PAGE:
A new technique from the “High Throughput Laser Texturing of Self-Cleaning and Antibacterial Surfaces” or TresClean project, will be used to manufacture antibacterial surfaces at a previously impossible scale.
The surfaces will initially be used in the food production industry. Due to the fluid-repellent nature of the material, both production time and overall efficiency will increase. Using milk production as an example, vats made with conventional material need to be cleaned every six to eight hours to ensure bacteria does not have the opportunity to grow.
As Project Coordinator, Professor Luca Romoli, explains, “This will also reduce energy consumption as a result of fewer cleaning phases making food production quicker, safer and more profitable.”
TresClean uses high-power laser cutting devices to create a customized, rough micro-topography on sheet metal inspired by the surface of the lotus leaf, causing liquids to “bounce off.” The roughened surface is designed so water droplets do not have a chance to spread. Romoli says that the surface reduces contact between the surface and the liquid by over 80%. With such reduced contact, bacteria doesn’t get the chance to latch to the surface.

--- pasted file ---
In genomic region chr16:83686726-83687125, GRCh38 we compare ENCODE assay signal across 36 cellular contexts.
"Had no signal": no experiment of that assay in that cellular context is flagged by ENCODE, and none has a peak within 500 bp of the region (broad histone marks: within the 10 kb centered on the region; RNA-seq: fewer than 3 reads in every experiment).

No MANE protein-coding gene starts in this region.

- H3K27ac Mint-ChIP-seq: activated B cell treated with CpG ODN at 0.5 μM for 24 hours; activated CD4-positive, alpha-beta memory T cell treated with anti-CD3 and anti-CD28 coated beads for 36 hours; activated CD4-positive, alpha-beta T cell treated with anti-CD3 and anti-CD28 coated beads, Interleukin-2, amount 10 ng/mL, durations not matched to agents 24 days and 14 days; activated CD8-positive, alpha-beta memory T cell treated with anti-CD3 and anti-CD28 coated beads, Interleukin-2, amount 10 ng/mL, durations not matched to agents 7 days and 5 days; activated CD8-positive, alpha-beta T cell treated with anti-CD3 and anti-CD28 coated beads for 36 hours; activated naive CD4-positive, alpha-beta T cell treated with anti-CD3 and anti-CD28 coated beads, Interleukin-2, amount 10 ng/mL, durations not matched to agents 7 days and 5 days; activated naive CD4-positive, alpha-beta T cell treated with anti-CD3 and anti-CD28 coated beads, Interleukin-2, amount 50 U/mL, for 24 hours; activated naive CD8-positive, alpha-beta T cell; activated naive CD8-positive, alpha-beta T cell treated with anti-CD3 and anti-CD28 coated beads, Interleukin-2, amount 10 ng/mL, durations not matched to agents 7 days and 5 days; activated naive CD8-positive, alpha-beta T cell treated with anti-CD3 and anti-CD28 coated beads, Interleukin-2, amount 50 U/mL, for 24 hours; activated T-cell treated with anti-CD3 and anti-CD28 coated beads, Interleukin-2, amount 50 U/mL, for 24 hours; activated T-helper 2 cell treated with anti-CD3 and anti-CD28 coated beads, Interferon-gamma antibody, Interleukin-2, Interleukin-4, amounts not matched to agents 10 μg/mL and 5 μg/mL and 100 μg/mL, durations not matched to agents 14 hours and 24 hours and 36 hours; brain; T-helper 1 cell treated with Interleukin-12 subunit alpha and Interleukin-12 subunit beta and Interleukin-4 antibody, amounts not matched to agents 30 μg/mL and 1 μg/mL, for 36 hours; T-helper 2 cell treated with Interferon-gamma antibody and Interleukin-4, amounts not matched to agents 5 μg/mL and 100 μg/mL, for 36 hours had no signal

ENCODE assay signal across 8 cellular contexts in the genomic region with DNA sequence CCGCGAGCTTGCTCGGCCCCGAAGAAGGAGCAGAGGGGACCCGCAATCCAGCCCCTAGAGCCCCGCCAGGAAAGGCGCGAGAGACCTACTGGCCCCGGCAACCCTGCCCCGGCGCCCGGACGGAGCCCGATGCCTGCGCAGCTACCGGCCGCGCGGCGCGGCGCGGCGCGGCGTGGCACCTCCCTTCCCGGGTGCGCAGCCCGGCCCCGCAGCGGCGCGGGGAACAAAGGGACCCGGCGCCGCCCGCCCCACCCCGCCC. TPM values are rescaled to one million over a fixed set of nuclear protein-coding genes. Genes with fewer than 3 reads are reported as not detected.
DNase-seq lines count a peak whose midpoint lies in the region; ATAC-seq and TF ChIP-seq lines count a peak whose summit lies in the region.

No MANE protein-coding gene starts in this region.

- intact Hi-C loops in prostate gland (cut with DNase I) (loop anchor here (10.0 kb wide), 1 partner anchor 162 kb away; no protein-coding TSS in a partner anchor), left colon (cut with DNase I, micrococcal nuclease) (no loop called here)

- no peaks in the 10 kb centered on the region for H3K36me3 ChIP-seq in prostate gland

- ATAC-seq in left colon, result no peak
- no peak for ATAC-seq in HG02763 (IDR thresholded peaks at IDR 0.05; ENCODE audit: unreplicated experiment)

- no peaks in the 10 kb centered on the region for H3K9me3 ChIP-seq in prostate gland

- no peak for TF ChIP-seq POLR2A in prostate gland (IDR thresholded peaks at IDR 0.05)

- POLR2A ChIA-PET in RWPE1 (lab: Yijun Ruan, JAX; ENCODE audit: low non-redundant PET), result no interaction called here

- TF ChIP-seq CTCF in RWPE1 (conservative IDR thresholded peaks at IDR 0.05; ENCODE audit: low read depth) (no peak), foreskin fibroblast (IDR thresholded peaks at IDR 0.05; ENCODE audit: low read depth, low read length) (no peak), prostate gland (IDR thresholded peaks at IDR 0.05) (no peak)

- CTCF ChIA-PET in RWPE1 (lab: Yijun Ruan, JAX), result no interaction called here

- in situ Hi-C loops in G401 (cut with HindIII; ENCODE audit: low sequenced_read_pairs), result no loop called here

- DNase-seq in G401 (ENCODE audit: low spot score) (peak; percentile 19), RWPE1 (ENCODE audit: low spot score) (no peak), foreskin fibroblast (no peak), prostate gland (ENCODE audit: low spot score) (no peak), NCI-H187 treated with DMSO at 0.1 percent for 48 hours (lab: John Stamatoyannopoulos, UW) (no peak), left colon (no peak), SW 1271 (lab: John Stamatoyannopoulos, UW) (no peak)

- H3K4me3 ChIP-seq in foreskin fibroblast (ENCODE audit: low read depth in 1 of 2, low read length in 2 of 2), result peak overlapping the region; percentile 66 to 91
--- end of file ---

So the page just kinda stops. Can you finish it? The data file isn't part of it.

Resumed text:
The technology is a first for “self-cleaning” metals. While hydrophobic metals have existed before, the scale at which TresClean produces the surfaces is much greater. In fact, the process is 156 times faster. TresClean can create these surfaces at a rate of 500 square cm in less than 30 minutes. Previous production methods could make hydrophobic surfaces at a rate of 1 square inch in 1 hour.
The goal is for the new technology to boost productivity by saving hours per day in cleaning. Romoli states the process can “reduce energy consumption as a result of fewer cleaning phases making food production quicker, safer and more profitable.”
TresClean projects the self-cleaning metal will be available within two years.